Merced County native, Lizandra Lopez, works as medical assistant during the day but her evenings are spent as a boxing coach. The 34-year-old mother of two boys believes there is a parallel between her career and her hobby, stating that both demand discipline.
After she wraps up her day as a medical assistant at MFA Medical Group, her evenings are spent at 51 Fifty Boxing Club where she works as an assistant coach. This summer she will be escorting six girls from Central Valley to Charleston, West Virginia to the U.S. Boxing Junior Olympics National Championship.
Her love for the sport began at a young age, but it wasn’t until she was 18 that she began to take part in boxing because her parents had prohibited it when she was growing up. Since then she couldn’t imagine boxing not being part of her life.
Her medical assistant skills also come in handy when she needs to check the vital signs of boxers while in the ring. She also loves being part of a sport that keeps kids off the street and promotes physical activity. It also teaches responsibility, respect and humility and gives hope to the youth, she said. She also says that boxing is a great place for kids to get their anger out in the ring “where they can get something good out of it.”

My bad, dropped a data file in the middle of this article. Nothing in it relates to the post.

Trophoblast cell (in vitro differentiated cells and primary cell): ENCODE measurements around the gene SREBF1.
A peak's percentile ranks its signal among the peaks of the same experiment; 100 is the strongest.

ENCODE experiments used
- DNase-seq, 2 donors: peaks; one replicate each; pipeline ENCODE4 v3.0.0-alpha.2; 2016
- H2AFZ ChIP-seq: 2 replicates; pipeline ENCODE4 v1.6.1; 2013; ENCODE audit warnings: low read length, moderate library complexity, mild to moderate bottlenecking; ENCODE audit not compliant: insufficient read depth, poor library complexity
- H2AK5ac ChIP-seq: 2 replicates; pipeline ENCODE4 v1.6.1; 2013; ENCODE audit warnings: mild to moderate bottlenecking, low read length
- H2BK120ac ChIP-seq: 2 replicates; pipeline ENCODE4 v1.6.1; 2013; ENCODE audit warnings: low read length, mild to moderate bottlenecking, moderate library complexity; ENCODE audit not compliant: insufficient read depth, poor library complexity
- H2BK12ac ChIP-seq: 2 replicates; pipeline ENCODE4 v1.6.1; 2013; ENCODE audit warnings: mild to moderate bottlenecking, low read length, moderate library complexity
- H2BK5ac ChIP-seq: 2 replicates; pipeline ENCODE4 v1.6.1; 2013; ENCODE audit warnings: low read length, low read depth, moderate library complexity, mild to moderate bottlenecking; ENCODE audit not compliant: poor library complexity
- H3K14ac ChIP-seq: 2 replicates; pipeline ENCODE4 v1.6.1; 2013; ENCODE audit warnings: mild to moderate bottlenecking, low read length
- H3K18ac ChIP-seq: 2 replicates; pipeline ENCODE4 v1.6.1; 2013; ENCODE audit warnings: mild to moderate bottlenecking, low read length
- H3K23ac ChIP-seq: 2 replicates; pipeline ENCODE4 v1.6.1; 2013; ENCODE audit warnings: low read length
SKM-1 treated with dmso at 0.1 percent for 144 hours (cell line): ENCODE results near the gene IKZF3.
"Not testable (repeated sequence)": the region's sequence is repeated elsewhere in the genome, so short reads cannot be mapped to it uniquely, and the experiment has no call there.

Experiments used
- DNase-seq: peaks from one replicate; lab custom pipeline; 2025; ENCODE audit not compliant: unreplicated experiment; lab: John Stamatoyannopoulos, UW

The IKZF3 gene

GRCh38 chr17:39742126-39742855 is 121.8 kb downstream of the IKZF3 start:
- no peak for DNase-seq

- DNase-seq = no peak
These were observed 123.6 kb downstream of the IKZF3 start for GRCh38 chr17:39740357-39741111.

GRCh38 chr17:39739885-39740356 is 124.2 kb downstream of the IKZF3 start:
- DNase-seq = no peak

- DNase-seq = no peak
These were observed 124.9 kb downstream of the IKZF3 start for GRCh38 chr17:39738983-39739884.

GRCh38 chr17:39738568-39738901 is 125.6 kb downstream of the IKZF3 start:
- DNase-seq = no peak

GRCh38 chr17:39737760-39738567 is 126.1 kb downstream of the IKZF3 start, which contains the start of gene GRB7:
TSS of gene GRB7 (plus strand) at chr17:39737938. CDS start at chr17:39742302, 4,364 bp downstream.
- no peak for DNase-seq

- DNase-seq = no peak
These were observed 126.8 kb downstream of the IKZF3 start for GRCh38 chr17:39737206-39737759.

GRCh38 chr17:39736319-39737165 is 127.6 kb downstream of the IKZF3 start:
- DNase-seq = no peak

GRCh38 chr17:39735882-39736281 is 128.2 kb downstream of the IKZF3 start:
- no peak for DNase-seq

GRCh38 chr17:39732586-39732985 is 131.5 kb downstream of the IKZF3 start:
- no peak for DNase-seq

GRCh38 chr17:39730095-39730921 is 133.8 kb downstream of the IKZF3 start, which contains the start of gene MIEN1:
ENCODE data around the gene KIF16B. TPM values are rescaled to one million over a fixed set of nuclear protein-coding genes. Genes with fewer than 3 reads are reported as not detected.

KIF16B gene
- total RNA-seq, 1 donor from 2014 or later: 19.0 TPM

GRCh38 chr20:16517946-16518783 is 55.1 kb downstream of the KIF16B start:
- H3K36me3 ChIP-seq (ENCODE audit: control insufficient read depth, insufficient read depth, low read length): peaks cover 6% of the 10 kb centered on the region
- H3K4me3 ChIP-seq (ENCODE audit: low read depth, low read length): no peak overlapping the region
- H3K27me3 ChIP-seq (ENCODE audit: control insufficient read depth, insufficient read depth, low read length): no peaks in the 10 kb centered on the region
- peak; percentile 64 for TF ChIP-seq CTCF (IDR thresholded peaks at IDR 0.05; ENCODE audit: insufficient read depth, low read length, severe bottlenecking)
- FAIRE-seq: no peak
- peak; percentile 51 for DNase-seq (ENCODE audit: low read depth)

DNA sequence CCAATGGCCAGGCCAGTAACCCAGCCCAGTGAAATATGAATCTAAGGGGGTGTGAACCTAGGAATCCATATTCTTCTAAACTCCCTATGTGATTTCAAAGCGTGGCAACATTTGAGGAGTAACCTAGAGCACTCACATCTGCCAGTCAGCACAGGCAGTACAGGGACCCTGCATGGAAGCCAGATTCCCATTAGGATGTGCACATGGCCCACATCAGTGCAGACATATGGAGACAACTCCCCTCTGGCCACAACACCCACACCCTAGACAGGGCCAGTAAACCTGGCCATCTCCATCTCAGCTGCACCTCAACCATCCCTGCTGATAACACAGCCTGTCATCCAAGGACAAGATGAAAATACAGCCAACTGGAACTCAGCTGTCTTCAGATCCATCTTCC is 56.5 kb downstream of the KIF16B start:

Rosey Mendoza has three children who box at the club, and she says it keeps them busy so that they don’t have time to hang out on the streets. She also thinks that female coaches like Lopez can inspire girls to try boxing and understand that it is not only for men.
Dennis Moniz, head coach at the club, says that Lopez is an asset to the club and is significant in training the young females enrolled in these programs.